Neighbors are starting to peek in the garage, joggers are stopping as they run by, and I can’t help but go into the garage every hour or so to look at my creation. Today I finished stitching the hull and it actually looks like I have a boat sitting in the garage! It is really exciting.
I am going to keep the post short since I am tired. I will let the pictures do the talking but I want to speak to a little mishap that scared me and a couple things I learned.
- The first panel I installed today was the port #2. When I did, it was about 1/2″ shorter than the number #1 at the stern. I went ahead and installed the starboard panel and saw the same problem. I recalled a few other blogs where this had happened, so I wasn’t too shocked. What I elected to do was use my bonsai saw to remove 1/2″ off the #1 panels and generate a fair curve with the #2s using a hand sanding block. It looks good to me, so I am happy.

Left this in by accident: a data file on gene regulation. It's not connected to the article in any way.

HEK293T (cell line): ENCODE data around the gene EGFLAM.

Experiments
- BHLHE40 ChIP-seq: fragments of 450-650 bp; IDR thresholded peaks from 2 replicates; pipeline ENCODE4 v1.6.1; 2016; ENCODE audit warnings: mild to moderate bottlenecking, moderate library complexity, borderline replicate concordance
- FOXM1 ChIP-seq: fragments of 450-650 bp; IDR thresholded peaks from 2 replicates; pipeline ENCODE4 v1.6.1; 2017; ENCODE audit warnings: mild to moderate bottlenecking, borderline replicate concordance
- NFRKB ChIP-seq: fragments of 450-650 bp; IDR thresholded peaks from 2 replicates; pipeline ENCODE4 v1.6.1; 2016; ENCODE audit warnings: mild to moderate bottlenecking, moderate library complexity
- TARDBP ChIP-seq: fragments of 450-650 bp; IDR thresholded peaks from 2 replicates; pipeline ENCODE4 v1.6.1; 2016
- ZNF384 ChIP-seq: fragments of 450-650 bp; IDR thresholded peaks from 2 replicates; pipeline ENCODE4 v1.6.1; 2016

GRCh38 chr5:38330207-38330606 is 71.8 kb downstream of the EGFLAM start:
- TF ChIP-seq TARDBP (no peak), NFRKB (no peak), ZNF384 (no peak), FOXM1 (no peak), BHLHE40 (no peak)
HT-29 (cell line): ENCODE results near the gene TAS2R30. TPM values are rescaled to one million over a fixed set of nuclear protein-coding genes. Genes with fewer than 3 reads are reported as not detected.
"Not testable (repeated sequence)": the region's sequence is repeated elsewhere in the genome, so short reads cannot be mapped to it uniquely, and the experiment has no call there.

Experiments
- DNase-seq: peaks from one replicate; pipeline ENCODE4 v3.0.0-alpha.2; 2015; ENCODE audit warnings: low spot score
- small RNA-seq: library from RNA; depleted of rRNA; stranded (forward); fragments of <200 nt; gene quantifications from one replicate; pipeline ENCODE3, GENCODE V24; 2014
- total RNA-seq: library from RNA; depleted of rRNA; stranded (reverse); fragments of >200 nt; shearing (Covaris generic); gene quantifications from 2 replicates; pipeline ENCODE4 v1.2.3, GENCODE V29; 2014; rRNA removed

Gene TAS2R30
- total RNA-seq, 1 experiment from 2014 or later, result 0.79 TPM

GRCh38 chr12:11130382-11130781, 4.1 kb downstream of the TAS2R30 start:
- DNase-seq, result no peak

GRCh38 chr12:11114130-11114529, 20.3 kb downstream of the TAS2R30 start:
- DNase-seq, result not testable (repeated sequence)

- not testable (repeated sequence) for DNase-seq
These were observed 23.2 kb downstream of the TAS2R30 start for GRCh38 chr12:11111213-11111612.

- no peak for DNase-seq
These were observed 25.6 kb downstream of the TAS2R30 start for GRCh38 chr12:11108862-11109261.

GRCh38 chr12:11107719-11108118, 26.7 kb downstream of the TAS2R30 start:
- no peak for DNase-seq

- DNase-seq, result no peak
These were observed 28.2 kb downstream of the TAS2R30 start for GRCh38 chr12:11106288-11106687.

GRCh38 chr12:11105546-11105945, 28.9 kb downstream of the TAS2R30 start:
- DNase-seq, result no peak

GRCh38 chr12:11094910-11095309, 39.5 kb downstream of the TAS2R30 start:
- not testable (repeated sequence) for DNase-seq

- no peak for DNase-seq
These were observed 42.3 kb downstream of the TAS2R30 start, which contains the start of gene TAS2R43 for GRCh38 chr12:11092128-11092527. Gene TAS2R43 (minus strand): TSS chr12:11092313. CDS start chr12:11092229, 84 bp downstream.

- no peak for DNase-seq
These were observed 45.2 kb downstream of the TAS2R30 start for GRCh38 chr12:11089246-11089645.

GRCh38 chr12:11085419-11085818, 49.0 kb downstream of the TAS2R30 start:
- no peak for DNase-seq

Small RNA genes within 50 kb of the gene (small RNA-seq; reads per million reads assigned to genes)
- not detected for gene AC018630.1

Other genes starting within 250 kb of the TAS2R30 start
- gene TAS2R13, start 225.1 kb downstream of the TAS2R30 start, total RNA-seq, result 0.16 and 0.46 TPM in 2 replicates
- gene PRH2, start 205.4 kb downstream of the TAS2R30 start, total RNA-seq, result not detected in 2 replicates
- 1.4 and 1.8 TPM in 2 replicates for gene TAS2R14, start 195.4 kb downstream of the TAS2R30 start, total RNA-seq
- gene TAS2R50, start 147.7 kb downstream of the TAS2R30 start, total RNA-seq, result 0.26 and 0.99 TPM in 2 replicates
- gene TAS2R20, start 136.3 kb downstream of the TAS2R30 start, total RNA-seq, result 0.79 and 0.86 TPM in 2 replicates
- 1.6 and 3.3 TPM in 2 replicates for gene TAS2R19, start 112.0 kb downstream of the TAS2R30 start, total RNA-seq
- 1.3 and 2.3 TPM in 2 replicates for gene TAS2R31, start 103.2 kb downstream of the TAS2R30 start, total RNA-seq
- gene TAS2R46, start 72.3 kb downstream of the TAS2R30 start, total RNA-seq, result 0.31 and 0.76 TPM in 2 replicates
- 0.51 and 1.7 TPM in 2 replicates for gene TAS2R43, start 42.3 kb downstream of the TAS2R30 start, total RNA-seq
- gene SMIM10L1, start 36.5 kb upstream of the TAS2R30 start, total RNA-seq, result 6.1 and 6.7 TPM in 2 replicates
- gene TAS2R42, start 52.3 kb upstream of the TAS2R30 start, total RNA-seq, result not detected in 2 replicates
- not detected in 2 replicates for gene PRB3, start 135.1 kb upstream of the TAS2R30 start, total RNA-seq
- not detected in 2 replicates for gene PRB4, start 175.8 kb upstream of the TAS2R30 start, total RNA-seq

- My thumbs and index fingers are raw! Feeding and twisting copper wire for hours with bare wire takes its toll! I tried using gloves but they proved nearly impossible to use. With them I wasn’t able to pick up new wires nor initiate a twist with the desired tension.
- I ran out of the 18 gauge copper wire that was supplied with the kit, This is due to wasting a ton of it by removing my incorrectly installed #1 panels. I have also been cutting my pieces to 3.5″ rather than the suggested 3″. I couldn’t find replacement 18 gauge wire locally, but I did find 20 gauge at Michael’s craft store. I think I may actually like this gauge better. It is easier to work with and seams to bare nearly the same load.
- The vice grips are an essential tool when stitching, especially in the completion of the frame stitching. Due to the sharp angles and tight working area, the vice grips helped me pull wire through rather than feed it through with my fingers. They also work great for tightening up hand twisted wire.
Enjoy the pictures! You will notice that when I finished the stitching I dry fit the daggerboard trunk, breasthooks, and seats. They are not attached and will be removed before inverting the boat for the next step.
Time Spent: 5.0 Hours
Total Time In Build: 22.5 Hours